A scoop for the Evening Standard.  George Osborne, the paper’s editor and a former Chancellor of the Exchequer, is standing down as the MP for Tatton.

In a letter to his constituency association he says:

“I am stepping down from the House of Commons – for now. But I will remain active in the debate about our country’s future and on the issues I care about, like the success of the Northern Powerhouse.

“I want a Britain that is free, open, diverse and works with other nations to defend our democratic values in the world.

“I will go on fighting for that Britain I love from the editor’s chair of a great newspaper. It’s still too early to be writing my memoirs.”

Osborne added:

 “At the age of 45, I don’t want to spend the rest of my life just being an ex-Chancellor. I want new challenges.

“I’m very excited about the opportunity to edit the Evening Standard. I’ve met the team there, and their energy and commitment to this great newspaper are positively infectious.”

He also promised his editorship would give the public “straight facts and informed opinion to help them to make the big decisions Britain now faces about the kind of country we want to be. That starts with the coverage of this general election.”

No doubt Osborne will have considered that he had little prospect of a return to the cabinet in a May administration. His support for the UK’s membership of the Single Market is very much at odds with the Government objectives in the Brexit negotiations. The General Election result is expected to secure a substantial Conservative majority and thus to strengthen the Prime Minister’s authority. Osborne puts in a reference to his departure being “for now” but he evidently could not envisage the prospects of a comeback any time soon.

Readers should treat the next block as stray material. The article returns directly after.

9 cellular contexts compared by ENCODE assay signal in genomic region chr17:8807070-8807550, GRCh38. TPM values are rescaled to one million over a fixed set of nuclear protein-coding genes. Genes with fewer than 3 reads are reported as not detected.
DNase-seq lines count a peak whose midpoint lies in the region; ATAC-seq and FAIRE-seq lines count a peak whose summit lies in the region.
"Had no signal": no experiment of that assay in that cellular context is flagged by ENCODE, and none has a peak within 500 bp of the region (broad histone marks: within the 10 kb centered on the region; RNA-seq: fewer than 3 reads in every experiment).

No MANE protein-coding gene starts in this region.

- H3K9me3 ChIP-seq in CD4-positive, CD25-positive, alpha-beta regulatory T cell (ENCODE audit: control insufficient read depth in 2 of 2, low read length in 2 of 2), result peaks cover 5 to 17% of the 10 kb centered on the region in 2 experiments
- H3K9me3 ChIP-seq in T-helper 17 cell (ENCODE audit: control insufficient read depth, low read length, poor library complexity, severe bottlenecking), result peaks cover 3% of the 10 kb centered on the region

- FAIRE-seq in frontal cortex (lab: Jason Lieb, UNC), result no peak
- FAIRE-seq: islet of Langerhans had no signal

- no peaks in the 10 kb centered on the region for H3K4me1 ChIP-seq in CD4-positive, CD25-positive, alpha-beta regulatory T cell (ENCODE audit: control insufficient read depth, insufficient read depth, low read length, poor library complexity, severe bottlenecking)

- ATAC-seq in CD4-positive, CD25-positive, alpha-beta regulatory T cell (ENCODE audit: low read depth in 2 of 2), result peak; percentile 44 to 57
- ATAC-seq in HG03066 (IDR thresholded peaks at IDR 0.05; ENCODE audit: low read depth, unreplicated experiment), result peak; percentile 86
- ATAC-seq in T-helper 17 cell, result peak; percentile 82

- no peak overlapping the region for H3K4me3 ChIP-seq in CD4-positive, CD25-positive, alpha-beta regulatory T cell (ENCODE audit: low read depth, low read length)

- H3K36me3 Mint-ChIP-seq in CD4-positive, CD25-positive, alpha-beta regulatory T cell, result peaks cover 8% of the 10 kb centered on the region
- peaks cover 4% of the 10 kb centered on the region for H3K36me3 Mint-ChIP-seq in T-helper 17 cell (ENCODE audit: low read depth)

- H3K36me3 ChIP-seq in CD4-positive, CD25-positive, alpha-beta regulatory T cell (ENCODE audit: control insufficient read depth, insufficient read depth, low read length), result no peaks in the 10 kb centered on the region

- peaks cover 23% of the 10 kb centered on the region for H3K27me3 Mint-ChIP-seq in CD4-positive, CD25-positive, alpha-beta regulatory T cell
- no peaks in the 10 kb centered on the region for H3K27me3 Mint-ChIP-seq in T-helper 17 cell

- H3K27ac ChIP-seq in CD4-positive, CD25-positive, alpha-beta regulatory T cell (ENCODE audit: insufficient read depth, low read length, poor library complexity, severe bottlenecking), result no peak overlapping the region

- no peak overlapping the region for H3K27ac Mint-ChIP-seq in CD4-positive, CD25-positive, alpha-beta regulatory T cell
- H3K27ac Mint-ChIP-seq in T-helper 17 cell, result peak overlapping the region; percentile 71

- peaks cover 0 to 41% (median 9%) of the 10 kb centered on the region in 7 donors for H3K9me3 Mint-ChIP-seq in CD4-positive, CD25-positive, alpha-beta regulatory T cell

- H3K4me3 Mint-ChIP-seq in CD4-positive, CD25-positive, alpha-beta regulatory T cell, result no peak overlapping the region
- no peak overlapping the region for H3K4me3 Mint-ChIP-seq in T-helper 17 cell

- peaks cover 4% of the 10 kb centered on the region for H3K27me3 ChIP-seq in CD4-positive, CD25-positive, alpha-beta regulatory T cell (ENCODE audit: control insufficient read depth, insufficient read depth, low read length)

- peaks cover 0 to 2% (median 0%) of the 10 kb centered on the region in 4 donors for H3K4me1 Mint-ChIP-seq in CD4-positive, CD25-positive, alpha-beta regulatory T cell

Of course there was also plenty of criticism for Osborne’s earlier intention to combine his roles of editor of a London newspaper with being an MP for the north west of England. Paul had earlier reflected on this conflict of loyalties.

So Osborne’s decision to stand down from Parliament is perfectly understandable.

Yet it is also rather a pity for two reasons.

First of all it is a victory for those with the misguided notion that being an MP should be a full time job.

Secondly it means that one of the great politicians of our age will no longer be a member of the House of Commons. This is particularly unfortunate after the departure of David Cameron. It used to be the case that politicians who had achieved high office continued as MPs for many years later – Jim Callaghan, Ted Heath, Denis Healey, Enoch Powell, Tony Benn and so on. That greatly enhanced Parliamentary debate.

Osborne’s decision is part of a regrettable trend.